Every diamond is unique. None is absolutely perfect under 10× magnification, though some come close. Known as Flawless diamonds, these are exceptionally rare. Most jewelers have never even seen one.

The GIA Clarity Scale contains 11 grades, with most diamonds falling into the VS (very slightly included) or SI (slightly included) categories. In determining a clarity grade, the GIA system considers the size, nature, position, color or relief, and quantity of clarity characteristics visible under 10× magnification.

  1. Flawless (FL) - No inclusions or blemishes are visible to a skilled grader using 10× magnification
  2. Internally Flawless (IF) - No inclusions and only blemishes are visible to a skilled grader using 10× magnification
  3. Very, Very Slightly Included (VVS1 and VVS2) - Inclusions are difficult for a skilled grader to see under 10× magnification
  4. Very Slightly Included (VS1 and VS2) - Inclusions are minor and range from difficult to somewhat easy for a skilled grader to see under 10x magnification
  5. Slightly Included (SI1 and SI2) - Inclusions are noticeable to a skilled grader under 10x magnification
  6. Included (I1, I2, and I3) - Inclusions are obvious under 10× magnification and may affect transparency and brilliance

Cut quality is the factor that fuels a diamond’s fire, sparkle and brilliance. The allure and beauty of a particular diamond depends more on cut quality than anything else.

The GIA Diamond Cut Grading System for standard round brilliants in the D-to-Z color range is based on the assessment of seven components. The first three — brightness (the total light reflected from a diamond), fire (the dispersion of light into the colors of the spectrum), and scintillation (the pattern of light and dark areas and the flashes of light, or sparkle, when a diamond is moved) — are appearance-based aspects. The remaining four — weight ratio, durability, polish, and symmetry — are related to a diamond's design and craftsmanship.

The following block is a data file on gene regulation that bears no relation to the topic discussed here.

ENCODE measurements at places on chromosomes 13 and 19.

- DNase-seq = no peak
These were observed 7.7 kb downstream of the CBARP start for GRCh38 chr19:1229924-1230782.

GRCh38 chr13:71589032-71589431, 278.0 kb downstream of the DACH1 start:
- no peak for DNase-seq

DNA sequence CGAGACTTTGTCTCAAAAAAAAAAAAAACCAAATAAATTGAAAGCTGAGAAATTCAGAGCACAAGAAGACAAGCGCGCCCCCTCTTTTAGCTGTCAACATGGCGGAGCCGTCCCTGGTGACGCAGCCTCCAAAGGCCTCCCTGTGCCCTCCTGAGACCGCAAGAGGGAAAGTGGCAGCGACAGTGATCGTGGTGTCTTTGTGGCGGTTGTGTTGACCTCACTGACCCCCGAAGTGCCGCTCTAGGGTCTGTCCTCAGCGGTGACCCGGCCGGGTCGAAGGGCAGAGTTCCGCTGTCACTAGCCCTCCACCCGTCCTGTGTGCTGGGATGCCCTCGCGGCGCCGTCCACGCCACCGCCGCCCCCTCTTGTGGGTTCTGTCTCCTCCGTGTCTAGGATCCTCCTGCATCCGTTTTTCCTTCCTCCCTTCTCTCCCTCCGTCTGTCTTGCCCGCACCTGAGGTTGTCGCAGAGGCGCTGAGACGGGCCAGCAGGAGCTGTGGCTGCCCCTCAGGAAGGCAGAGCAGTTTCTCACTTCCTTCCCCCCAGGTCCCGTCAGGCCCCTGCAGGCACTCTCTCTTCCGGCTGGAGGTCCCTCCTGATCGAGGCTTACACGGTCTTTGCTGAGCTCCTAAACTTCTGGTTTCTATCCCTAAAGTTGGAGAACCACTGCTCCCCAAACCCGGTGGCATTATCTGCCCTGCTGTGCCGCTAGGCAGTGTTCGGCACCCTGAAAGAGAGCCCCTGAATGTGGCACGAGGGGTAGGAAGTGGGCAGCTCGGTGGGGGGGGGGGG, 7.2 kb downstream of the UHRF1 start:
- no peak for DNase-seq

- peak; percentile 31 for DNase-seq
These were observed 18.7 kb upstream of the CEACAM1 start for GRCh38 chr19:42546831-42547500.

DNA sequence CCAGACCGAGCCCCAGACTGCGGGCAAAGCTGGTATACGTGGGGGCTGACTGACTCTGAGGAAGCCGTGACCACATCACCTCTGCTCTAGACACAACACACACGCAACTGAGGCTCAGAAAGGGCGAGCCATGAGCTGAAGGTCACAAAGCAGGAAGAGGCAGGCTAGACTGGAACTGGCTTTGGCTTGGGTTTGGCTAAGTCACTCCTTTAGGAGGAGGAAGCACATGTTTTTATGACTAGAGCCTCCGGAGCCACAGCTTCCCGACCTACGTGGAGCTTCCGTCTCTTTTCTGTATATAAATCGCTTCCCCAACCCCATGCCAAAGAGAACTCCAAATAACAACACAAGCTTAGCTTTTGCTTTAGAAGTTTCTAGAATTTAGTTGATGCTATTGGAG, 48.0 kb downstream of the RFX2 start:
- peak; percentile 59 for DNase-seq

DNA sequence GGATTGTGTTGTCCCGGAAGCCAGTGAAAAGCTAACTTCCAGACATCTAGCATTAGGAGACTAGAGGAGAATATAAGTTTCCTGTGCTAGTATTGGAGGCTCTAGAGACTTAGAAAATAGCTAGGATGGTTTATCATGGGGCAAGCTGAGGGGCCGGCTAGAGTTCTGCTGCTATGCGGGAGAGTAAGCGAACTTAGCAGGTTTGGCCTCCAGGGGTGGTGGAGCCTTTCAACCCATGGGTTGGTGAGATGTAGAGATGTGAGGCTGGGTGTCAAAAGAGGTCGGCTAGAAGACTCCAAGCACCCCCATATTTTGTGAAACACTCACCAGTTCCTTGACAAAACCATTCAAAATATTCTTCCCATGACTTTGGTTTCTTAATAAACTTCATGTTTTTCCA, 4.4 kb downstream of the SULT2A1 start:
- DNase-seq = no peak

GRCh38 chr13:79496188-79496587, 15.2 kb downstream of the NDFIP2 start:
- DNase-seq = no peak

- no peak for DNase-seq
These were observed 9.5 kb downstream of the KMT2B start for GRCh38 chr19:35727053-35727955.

In GIA’s system, each component is assessed individually, taking into account the relative importance of that component in the overall cut quality of the diamond. Each cut grade, based on a relative scale from Excellent to Poor, represents a range of proportion sets and face-up appearances. There are many different proportion sets that produce attractive diamonds.


For example, look at a side view of the standard round brilliant. The major components, from top to bottom, are the crown, girdle and pavilion. A round brilliant cut diamond has 57 or 58 facets, the 58th being a tiny flat facet at the bottom of the pavilion that’s known as the culet. The large, flat facet on the top is the table. The proportions of a diamond refer to the relationships between table size, crown angle and pavilion depth. It is important to note that a wide range of proportion combinations are possible, and these ultimately affect the stone’s interaction with light and how attractive the diamond is to the person viewing it.

While it is important to consider many components when assessing the overall cut appearance and quality of round brilliant diamonds, an individual's preferences also play a role. Because each cut grade represents a wide range of proportion sets, individuals have the freedom to choose which particular appearance they prefer within the grade range.

The diamond industry as well as the public can use cut along with color, clarity, and carat weight to help them make more informed decisions when assessing and purchasing round brilliant diamonds.


Diamonds and other gemstones are weighed in metric carats: one carat is equal to 0.2 grams, about the same weight as a paperclip. (Don’t confuse carat with karat, as in “18K gold,” which refers to gold purity.)

Just as a dollar is divided into 100 pennies, a carat is divided into 100 points. For example, a 50-point diamond weighs 0.50 carats. But two diamonds of equal weight can have very different values depending on the other members of the Four C’s: clarity, color and cut. The majority of diamonds used in fine jewelry weigh one carat or less.

Because even a fraction of a carat can make a considerable difference in cost, precision is crucial. In the diamond industry, weight is often measured to the hundred thousandths of a carat, and rounded to a hundredth of a carat. Diamond weights greater than one carat are expressed in carats and decimals. (For instance, a 1.08 ct. stone would be described as “one point oh eight carats,” or “one oh eight.”)


Moissanites were introduced to the jewelry market in 1998. Some people market them as an alternative to natural diamonds because their optical properties exceed those of diamonds. The lower price and lack of mining efforts to extract them make them a popular choice. However, these stones are created under lab conditions and are not substitutes of natural occurring diamonds, which have their own unique characteristics. Moissanites should be considered more of an alternative as opposed to a substitute.